Frequenters of this blog and other Catholic corners of the Internet likely remember various controversies involving Gonzaga University in Spokane, Washington. The Jesuit school has come under fire in recent years for inviting Archbishop Desmond Tutu—who is pro-abortion—to be its 2012 commencement speaker, for its apparent eagerness to provide insurance coverage for contraception in compliance with the HHS mandate, and, most recently, for refusing student-club status to the campus Knights of Columbus group on the grounds that it violated the school’s non-discrimination policy by requiring that members be Catholic (the KofC decision was ultimately reversed by the university administration).
Last week, a group of Gonzaga alumni, parents, and friends launched the 1887 Trust, a non-profit committed to strengthening the school’s Catholic identity in the face of these and other controversies. Taking its name from the year Gonzaga was founded by Father Joseph Cataldo, SJ, the group says that its mission is “to affirm and support what is admirable in regard to Gonzaga’s Catholic identity, while advocating measures to recover and strengthen that identity where it has weakened.” Some of those measures include:
– being publically committed in its governing documents to achieving full compliance with the letter and spirit of Ex corde Ecclesiae;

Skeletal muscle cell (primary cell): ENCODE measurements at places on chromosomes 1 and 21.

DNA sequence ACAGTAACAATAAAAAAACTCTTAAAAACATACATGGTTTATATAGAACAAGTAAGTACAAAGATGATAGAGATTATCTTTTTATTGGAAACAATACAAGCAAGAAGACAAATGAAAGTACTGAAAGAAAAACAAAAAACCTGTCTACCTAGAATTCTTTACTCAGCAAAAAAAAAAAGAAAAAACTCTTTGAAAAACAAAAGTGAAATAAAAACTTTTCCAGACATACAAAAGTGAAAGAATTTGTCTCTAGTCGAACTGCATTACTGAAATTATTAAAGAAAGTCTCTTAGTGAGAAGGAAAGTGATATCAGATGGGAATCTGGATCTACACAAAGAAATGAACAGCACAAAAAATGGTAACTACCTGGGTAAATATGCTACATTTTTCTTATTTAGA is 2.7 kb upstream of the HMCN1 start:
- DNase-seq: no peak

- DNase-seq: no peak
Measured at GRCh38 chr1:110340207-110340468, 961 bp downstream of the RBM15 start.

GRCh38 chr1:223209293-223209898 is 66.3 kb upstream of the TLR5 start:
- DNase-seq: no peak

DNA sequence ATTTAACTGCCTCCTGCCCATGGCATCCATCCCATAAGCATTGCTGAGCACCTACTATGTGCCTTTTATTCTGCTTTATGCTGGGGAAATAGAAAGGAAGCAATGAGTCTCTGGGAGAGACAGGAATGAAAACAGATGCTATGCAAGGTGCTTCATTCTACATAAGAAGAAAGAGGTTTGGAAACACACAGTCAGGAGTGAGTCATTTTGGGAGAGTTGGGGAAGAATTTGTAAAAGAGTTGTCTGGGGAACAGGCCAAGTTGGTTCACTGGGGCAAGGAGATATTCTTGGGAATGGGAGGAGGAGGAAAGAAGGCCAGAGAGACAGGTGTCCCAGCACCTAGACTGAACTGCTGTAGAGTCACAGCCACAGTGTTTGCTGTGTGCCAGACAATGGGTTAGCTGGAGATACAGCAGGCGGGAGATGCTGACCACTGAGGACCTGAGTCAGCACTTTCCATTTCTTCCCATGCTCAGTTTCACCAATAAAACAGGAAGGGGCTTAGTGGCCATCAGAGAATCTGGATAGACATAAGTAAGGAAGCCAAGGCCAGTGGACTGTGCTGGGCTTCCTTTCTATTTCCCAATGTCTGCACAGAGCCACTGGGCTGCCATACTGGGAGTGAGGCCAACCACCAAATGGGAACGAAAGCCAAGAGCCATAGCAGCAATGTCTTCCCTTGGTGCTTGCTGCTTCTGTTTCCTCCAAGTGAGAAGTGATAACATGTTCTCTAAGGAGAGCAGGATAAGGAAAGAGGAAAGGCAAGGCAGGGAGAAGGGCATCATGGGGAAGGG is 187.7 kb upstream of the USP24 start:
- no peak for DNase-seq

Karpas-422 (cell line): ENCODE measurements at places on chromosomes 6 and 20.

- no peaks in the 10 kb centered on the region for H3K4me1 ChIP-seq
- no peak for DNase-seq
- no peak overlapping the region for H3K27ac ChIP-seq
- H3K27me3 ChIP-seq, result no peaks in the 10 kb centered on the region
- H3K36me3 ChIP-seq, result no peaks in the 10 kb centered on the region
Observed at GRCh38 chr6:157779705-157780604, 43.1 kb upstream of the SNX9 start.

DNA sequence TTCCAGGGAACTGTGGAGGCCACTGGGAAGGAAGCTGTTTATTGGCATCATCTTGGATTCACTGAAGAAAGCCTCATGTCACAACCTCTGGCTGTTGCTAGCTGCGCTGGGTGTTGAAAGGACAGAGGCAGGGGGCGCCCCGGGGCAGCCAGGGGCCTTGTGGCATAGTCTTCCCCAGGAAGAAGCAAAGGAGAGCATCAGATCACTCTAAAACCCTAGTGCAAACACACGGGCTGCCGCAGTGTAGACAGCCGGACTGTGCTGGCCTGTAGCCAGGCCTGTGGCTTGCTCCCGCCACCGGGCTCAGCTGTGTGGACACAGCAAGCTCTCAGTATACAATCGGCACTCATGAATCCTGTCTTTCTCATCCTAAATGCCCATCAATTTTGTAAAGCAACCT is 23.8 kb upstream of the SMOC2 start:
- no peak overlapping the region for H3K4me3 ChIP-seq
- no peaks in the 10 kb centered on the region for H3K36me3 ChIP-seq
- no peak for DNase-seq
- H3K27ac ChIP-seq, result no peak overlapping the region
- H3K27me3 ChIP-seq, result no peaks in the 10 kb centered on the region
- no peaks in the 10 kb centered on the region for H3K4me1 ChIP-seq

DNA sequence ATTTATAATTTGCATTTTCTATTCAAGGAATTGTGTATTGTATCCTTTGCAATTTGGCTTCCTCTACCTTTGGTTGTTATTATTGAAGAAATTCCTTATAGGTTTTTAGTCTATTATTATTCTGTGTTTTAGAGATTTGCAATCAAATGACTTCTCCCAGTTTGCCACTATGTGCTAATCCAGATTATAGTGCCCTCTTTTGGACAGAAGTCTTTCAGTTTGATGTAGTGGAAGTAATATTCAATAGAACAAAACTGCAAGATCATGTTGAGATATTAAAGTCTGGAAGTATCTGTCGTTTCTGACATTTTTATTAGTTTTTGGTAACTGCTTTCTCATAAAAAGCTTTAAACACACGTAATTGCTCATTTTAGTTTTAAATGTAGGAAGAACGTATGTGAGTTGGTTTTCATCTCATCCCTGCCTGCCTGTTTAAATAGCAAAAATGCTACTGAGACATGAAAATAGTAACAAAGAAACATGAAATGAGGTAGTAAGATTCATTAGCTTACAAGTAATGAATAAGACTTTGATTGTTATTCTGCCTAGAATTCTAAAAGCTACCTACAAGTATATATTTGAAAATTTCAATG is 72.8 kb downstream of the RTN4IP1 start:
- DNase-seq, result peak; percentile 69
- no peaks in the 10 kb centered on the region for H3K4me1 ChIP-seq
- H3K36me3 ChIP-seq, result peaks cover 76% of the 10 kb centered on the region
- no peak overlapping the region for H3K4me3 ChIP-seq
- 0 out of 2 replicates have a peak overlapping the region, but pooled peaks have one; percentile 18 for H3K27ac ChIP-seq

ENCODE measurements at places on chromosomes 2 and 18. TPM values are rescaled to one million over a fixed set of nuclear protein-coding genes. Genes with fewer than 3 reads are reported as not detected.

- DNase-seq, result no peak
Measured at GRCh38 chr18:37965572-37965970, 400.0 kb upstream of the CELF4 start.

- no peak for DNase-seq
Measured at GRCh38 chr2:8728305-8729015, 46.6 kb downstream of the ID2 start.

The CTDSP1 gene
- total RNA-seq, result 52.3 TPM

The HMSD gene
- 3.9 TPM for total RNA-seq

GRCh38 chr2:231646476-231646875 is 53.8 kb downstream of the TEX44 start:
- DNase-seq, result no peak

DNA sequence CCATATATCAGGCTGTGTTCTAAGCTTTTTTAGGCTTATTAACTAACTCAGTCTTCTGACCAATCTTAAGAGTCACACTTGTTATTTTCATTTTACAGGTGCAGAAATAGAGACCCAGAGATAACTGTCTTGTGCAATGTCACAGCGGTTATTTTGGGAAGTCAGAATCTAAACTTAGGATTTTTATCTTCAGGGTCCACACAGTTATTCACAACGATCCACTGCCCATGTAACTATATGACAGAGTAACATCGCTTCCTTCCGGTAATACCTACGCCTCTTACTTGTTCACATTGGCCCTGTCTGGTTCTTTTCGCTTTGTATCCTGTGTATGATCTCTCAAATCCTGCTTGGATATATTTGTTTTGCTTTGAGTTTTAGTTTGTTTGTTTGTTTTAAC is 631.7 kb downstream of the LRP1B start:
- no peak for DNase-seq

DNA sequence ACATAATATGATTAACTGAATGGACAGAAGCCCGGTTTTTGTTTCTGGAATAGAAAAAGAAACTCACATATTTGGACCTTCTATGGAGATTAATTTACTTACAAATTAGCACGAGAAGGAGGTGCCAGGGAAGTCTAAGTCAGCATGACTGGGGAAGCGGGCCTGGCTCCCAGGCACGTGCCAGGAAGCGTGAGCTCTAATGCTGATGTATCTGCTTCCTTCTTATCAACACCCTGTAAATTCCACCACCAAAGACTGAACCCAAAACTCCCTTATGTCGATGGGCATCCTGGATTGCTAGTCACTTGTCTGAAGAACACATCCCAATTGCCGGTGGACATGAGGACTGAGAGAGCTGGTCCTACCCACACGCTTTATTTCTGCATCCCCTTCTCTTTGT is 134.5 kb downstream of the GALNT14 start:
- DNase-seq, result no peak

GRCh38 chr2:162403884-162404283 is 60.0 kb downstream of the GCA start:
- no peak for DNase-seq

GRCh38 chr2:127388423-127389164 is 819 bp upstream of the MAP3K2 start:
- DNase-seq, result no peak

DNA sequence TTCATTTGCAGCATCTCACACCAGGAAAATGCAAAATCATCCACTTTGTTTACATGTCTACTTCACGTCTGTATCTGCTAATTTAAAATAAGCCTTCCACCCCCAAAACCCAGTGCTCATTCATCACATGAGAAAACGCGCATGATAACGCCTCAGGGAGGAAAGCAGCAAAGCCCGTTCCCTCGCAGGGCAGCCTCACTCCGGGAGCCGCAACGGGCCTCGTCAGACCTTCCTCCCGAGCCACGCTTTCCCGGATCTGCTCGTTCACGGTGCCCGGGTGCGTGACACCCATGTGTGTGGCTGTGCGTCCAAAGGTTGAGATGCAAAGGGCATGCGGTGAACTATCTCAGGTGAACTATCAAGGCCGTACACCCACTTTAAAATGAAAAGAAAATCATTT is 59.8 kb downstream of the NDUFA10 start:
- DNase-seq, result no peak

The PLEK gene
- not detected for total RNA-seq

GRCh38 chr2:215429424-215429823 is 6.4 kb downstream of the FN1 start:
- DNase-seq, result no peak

– working to attract and maintain a faculty body that is majority Catholic in composition, with 65% Catholics as the goal;
– adopting a speaker policy that will avoid awarding honors or platforms to those who publicly oppose core teachings of the Church.
I am a Gonzaga alum, so the 1887 Trust and its activities are of particular interest to me—I realize that many Catholics outside of the Inland Northwest, if they have heard about Gonzaga at all, are probably only aware of the controversies mentioned above (or maybe of its men’s basketball team).
But the response from concerned stakeholders to the controversies should be of wider interest to those following Catholic higher education trends, in part because for several years the school had something rather remarkable: a serious, reasonably well-informed, campus-wide discussion of what it means to be a Catholic institution. This discussion was influenced in large part by the leadership of Father Robert Spitzer, SJ—the university’s then-president who touched off the debate in 2002 when he refused to allow The Vagina Monologues to be performed on campus—and was encouraged by faculty members and administrators on all points of the ideological spectrum, but it was, by and large, student-driven. In op-eds, at campus-wide events, and in personal conversations, students discussed and wrestled with Catholic identity issues—from guest-speaker policies to the mandatum to academic freedom. It’s true that these debates could get ugly and, as one might expect from undergraduates, sometimes threw off more heat than light, but for a time at Gonzaga you saw a good number of students actively engaged in a conversation about what, if anything, makes a Catholic institution distinctive.
Father Spitzer stepped down as president of GU in 2009, The Vagina Monologues was performed on campus in 2011, and I’ve been given to understand from folks still affiliated with the university that many of the conversations we had a decade ago have been largely dropped. This is a shame, as it is clear from recent controversies that this wasn’t because of an increased clarity about the nature Catholic higher education. My hope is that the 1887 Trust will pick up where the on-campus discussions left off, and encourage Gonzaga to renew its commitment to the Catholic ideals upon which it was founded.
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